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A Wake-Up Call for Change

Upton Sinclair’s The Jungle
Or: Laying the facts bare is the first step to change.

The internet and social media has enabled everyone with access to a phone and the internet to expose injustices and document poor conditions. A recent case in point is employees of Amazon warehouses taking to YouTube. Laying the facts bare can be an important first step for workers to improve their conditions if the public takes notice and demands change.

YouTube aside, a powerful way of touching people on an emotional level, and of helping the well-off see the world from the vantage point of the working poor, is through storytelling. Upton Sinclair did exactly that when publishing his 1906 blockbuster novel, The Jungle. His realistic depiction of the appalling working conditions in the meat-packing industry rattled the American public, including then-President Theodore Roosevelt.

To this day, the novel serves as inspiration for investigative journalists seeking to expose workplace conditions and unsanitary food industry practices.

What It’s About

The 1906 novel, The Jungle shocked respectable Americans by exposing the appalling working conditions in the meat-packing industry. It depicted an economic system that stripped decent hardworking immigrants of their savings, health, dignity and frequently their lives to produce unsafe consumer products. The novel is partly credited for the enactment of new federal food safety laws, yet laws addressing working conditions would take decades longer to pass.

Image of: The Jungle
Book Summary

The Jungle

Upton Sinclair’s exposé of dirty politics and dirty sausages shocked the nation in 1906.

Upton Sinclair
Read Summary

Three Lessons

1. Addressing Wrongs Starts with Exposing the Facts

Sinclair spent several weeks working in Chicago slaughterhouses before writing the novel. His realistic description of working conditions exposed the public to the daily struggles of the poor amidst America’s rapid industrial transformation. The book, which became an instant bestseller, opened people’s eyes to a system that rewarded crime and political corruption, stripped workers of their dignity and failed to reward hard work.

Even more appalling to the public at the time was the novel’s description of the abominable practices in the nation’s slaughterhouses: Rotting meat was mixed with fresh, E. coli and salmonella thrived, and rat cadavers and rat poison made their way into sausages. Then-US President Theodore Roosevelt is said to have thrown his breakfast sausage out the window after reading the book.

The novel prompted many to call for action. Roosevelt assigned a commission to investigate several meat-packing facilities. Subsequently, Congress passed the Meat Inspection Act and the Pure Food and Drug Act, laying the foundation for what later became the Food and Drug Administration.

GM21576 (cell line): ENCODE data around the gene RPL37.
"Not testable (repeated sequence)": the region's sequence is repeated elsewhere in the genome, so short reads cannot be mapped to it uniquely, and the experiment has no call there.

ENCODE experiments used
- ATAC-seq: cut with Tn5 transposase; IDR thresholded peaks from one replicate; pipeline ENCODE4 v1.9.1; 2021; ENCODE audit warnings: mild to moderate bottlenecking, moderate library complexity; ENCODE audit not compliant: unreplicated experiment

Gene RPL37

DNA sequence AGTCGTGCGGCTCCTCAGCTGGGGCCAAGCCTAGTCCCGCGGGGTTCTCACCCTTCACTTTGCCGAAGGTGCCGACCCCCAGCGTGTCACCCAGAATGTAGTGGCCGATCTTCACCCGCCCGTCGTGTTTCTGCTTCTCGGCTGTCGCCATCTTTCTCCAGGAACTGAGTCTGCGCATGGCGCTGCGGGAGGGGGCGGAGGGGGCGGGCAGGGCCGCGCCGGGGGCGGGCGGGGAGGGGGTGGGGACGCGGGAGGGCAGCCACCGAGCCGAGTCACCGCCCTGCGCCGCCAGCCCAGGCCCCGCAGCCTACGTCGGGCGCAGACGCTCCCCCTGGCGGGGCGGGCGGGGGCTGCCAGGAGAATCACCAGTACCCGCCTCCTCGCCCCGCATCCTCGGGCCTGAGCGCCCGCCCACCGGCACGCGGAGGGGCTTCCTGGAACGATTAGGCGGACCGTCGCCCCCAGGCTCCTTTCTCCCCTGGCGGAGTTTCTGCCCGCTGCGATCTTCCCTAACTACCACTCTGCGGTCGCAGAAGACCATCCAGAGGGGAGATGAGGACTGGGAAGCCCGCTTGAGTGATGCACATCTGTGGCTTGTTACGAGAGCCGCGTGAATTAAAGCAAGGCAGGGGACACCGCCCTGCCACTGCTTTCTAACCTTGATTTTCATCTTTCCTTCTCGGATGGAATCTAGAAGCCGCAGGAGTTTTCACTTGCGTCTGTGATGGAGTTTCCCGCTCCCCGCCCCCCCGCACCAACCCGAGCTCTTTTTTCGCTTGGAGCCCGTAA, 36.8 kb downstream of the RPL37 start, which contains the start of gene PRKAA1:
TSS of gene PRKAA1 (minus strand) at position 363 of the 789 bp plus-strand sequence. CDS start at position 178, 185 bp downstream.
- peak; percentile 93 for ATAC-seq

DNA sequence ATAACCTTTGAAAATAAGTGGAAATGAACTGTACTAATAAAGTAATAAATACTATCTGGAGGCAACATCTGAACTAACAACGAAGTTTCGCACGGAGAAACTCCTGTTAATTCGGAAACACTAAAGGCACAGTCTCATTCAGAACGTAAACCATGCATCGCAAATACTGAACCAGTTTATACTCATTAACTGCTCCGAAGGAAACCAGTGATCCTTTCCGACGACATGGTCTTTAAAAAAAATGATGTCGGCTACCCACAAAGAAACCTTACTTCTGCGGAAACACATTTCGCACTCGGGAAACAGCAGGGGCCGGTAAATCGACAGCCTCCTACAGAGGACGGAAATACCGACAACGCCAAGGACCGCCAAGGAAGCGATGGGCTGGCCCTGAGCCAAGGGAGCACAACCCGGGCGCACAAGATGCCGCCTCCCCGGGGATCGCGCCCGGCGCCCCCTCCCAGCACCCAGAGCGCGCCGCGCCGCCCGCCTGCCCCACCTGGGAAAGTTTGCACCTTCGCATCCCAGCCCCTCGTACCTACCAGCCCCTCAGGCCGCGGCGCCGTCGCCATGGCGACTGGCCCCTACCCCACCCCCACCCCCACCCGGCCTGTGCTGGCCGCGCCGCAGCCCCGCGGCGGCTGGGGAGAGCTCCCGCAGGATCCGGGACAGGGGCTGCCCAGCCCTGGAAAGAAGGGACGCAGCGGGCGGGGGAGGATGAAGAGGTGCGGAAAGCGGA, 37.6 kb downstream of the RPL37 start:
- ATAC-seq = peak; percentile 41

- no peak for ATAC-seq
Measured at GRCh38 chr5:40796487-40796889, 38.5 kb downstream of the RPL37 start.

After the facts are exposed, ignorance can no longer serve as an excuse. In recent years, whistleblowers and investigative journalists have opened our eyes to a broad range of issues deserving the attention of the public and lawmakers.

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Karl Weber’s 2009 book, Food, Inc., for example, revealed shocking facts about the US food chain, from the horrible living conditions of livestock to the food industry’s efforts to spread nutrition misinformation to boost sales. The book was turned into one of 2009’s highest-grossing documentaries, of which 50% of viewers said it changed their lives. The social campaign the documentary inspired led to the passage of an improved Childhood Nutrition Reauthorization Act, deemed the first major piece of food safety legislation since the 1930s. 

2. Be Smart and Conservative with What You Earn

The novel’s main character, Jurgis, often wastes the little money he earns on alcohol. Now, it would be wrong to blame the family’s poverty on Jurgis’s spending habits. Jurgis faces the brutal realities of a highly competitive wage system where workers bid against each other, get scammed and are severely underpaid by their employers. Yet especially when money is so tight, saving as much as you can will go a long way. Cutting unnecessary expenses and putting money aside every month – even if it’s just a little bit – can make a big difference down the road.

3. Before You Complain, Remind Yourself of How Far We’ve Come

It’s not that we don’t face tremendous social challenges today. Social injustice persists, and the gap between rich and poor is widening both within countries and between them.

Yet sometimes, it’s important to remind ourselves how far we’ve come. Modern food safety standards are making it much less likely for us to get sick from the food we buy at stores. Evolving labor laws limit working hours, enforce safety standards and protect workers. In the industrialized world, child labor is now a thing of the past.

Throughout most of human history, the average person merely survived. Since the beginning of the 18th century, the average citizen in Europe, and later in the United States, has experienced drastic improvements in welfare. This is by no means an invitation for complacency. But reminding ourselves how far we’ve come can inspire optimism – which in turn gives us the energy to keep on fighting for fairness and social justice.

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